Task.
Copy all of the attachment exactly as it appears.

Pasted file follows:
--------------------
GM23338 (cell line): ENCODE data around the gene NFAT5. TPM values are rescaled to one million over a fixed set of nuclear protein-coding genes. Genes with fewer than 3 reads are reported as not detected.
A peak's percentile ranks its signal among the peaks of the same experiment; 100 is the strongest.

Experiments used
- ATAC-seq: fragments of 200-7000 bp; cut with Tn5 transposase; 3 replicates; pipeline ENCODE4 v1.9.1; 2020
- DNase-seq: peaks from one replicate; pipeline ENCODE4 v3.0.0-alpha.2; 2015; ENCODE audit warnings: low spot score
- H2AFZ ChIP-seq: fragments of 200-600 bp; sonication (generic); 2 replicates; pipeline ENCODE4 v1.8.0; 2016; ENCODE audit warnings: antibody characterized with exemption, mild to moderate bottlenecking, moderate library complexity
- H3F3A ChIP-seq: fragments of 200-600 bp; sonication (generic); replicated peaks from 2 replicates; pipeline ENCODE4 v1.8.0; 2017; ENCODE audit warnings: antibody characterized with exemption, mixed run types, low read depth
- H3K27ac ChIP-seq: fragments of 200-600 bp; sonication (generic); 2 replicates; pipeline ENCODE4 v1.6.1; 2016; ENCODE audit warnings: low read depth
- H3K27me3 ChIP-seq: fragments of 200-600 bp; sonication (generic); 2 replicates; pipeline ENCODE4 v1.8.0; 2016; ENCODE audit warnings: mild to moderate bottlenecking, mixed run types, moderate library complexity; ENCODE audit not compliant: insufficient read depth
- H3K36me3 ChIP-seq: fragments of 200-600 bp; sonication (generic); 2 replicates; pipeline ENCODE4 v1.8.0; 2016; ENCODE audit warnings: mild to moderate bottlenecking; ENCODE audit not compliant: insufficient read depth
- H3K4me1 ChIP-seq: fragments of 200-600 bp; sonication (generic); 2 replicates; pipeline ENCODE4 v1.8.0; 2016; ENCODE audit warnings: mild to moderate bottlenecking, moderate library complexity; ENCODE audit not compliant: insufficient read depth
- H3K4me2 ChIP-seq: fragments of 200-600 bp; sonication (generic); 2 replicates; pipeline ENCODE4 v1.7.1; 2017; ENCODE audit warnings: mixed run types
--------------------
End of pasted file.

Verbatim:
GM23338 (cell line): ENCODE data around the gene NFAT5. TPM values are rescaled to one million over a fixed set of nuclear protein-coding genes. Genes with fewer than 3 reads are reported as not detected.
A peak's percentile ranks its signal among the peaks of the same experiment; 100 is the strongest.

Experiments used
- ATAC-seq: fragments of 200-7000 bp; cut with Tn5 transposase; 3 replicates; pipeline ENCODE4 v1.9.1; 2020
- DNase-seq: peaks from one replicate; pipeline ENCODE4 v3.0.0-alpha.2; 2015; ENCODE audit warnings: low spot score
- H2AFZ ChIP-seq: fragments of 200-600 bp; sonication (generic); 2 replicates; pipeline ENCODE4 v1.8.0; 2016; ENCODE audit warnings: antibody characterized with exemption, mild to moderate bottlenecking, moderate library complexity
- H3F3A ChIP-seq: fragments of 200-600 bp; sonication (generic); replicated peaks from 2 replicates; pipeline ENCODE4 v1.8.0; 2017; ENCODE audit warnings: antibody characterized with exemption, mixed run types, low read depth
- H3K27ac ChIP-seq: fragments of 200-600 bp; sonication (generic); 2 replicates; pipeline ENCODE4 v1.6.1; 2016; ENCODE audit warnings: low read depth
- H3K27me3 ChIP-seq: fragments of 200-600 bp; sonication (generic); 2 replicates; pipeline ENCODE4 v1.8.0; 2016; ENCODE audit warnings: mild to moderate bottlenecking, mixed run types, moderate library complexity; ENCODE audit not compliant: insufficient read depth
- H3K36me3 ChIP-seq: fragments of 200-600 bp; sonication (generic); 2 replicates; pipeline ENCODE4 v1.8.0; 2016; ENCODE audit warnings: mild to moderate bottlenecking; ENCODE audit not compliant: insufficient read depth
- H3K4me1 ChIP-seq: fragments of 200-600 bp; sonication (generic); 2 replicates; pipeline ENCODE4 v1.8.0; 2016; ENCODE audit warnings: mild to moderate bottlenecking, moderate library complexity; ENCODE audit not compliant: insufficient read depth
- H3K4me2 ChIP-seq: fragments of 200-600 bp; sonication (generic); 2 replicates; pipeline ENCODE4 v1.7.1; 2017; ENCODE audit warnings: mixed run types